2 minute read
You can spot a leader that takes stewardship seriously, owning the idea down into their core, by how they refer to their team. How do you refer to the team you work on? Do you actually act as their steward? Here's a very simple way of telling:
Do you say?
"This is my team."
Or, do you say?
"This is our team."
It may seem like overkill to focus on such minute language, but I've found that when teaching managers, developing other servant leaders, attitudes shine through in the most subtle of ways.
The managers that refererence their team as a group of which they are only one part, using the collective pronouns ('we', 'us', 'our'), tend to put their team first, trusting them, and empowering them to succeed.
The managers that refer to a team as theirs, in the singular possessive, as if they own the team, may also have the wrong attitude about their role as a servant to the team.
Language matters and can often provide the subtle clues you need to understand how a manager thinks about their team. Obviously it's not a hard and fast rule. It's common for managers to refer to their team as "my team" and many excellent servant-leaders do this, but a lot of managers exhibit other behaviors that can be correlated with this kind of lingo.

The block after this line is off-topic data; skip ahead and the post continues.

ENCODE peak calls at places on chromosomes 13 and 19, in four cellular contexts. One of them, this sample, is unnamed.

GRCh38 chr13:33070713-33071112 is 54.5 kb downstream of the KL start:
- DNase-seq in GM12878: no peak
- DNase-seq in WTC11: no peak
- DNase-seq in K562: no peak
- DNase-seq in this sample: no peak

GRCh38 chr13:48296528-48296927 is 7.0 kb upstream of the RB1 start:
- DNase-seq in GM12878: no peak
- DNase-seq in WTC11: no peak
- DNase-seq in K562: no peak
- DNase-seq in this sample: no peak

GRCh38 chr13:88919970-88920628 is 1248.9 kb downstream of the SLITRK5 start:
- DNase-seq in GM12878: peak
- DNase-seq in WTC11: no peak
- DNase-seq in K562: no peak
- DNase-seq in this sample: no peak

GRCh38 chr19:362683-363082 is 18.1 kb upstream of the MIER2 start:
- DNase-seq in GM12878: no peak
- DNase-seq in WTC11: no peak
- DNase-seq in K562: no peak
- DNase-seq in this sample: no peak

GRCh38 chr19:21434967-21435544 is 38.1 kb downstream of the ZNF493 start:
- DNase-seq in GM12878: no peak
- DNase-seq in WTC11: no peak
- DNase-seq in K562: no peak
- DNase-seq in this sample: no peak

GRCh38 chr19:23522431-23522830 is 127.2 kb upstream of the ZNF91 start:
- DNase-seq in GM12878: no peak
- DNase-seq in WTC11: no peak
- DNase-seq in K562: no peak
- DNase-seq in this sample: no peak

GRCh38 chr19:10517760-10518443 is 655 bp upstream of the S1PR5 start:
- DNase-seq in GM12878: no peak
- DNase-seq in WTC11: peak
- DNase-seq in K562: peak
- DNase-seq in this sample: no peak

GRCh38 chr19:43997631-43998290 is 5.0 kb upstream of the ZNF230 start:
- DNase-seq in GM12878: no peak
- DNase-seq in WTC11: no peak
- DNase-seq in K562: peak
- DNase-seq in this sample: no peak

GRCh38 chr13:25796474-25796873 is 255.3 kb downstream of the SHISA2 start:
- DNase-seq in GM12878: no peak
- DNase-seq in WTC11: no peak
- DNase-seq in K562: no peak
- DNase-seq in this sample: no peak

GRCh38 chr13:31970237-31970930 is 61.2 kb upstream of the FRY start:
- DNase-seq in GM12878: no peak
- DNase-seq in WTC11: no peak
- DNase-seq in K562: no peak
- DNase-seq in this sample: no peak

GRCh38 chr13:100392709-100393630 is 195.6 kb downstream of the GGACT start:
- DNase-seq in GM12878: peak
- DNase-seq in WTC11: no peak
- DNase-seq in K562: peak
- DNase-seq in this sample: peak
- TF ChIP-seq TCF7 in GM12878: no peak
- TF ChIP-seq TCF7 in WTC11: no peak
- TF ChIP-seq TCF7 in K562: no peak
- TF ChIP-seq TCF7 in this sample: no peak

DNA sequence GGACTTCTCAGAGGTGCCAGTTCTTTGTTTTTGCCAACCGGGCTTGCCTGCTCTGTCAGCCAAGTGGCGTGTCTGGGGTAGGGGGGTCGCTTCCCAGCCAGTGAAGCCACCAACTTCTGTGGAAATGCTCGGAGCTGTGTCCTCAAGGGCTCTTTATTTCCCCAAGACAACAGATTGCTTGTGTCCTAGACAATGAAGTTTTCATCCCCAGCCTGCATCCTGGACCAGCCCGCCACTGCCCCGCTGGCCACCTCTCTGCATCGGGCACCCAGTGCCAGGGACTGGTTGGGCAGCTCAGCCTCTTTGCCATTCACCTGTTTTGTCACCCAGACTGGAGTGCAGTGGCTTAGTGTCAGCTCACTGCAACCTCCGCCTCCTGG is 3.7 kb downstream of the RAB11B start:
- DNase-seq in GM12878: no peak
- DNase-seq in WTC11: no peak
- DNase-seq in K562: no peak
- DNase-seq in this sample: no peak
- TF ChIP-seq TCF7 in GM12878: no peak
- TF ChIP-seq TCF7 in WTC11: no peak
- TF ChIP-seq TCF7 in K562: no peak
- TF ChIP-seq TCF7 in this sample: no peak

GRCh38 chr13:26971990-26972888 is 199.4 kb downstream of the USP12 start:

Try making it "our team" instead of "your team" and see how your attitude changes!
Another telltale sign of the wrong attitude is when a leader intimates that they own one of their team members by offering their time up to other managers.
I have attended more project coordination meetings, program planning sessions, and release plannings where I hear a conversation like this: Manager A: "I need additional QA support for this big release next week." Manager B: "Okay, I can give you Bob for half the week, no problem."
Bob was never consulted, the team was never asked, yet Bob's time just got traded as if he was a horse on loan to another race track. That's not right.
The team and Bob definitely had plans for next week, because they are most likely sprinting towards their own important goals. Manager B could very easily push back on Manager A and tell them they'd have to consult the team, check the capacity plan, and most importantly, respect the time that we're already borrowing from Bob for his regular work.
If you combine a few data points, such as how a manager refers to their team, and how they treat their time, then you can determine where that manager is on their pathway to become a servant leader.
There are entire competency models to do this, but it's often the subtle hints that give you the best real time intel. If the manager you're coaching is at the beginning of their journey and still struggling to understand their new position, then try suggesting that they change the little things.
The little things, such as language and respect for time, express themselves in big ways when they're congruent with a steward's approach.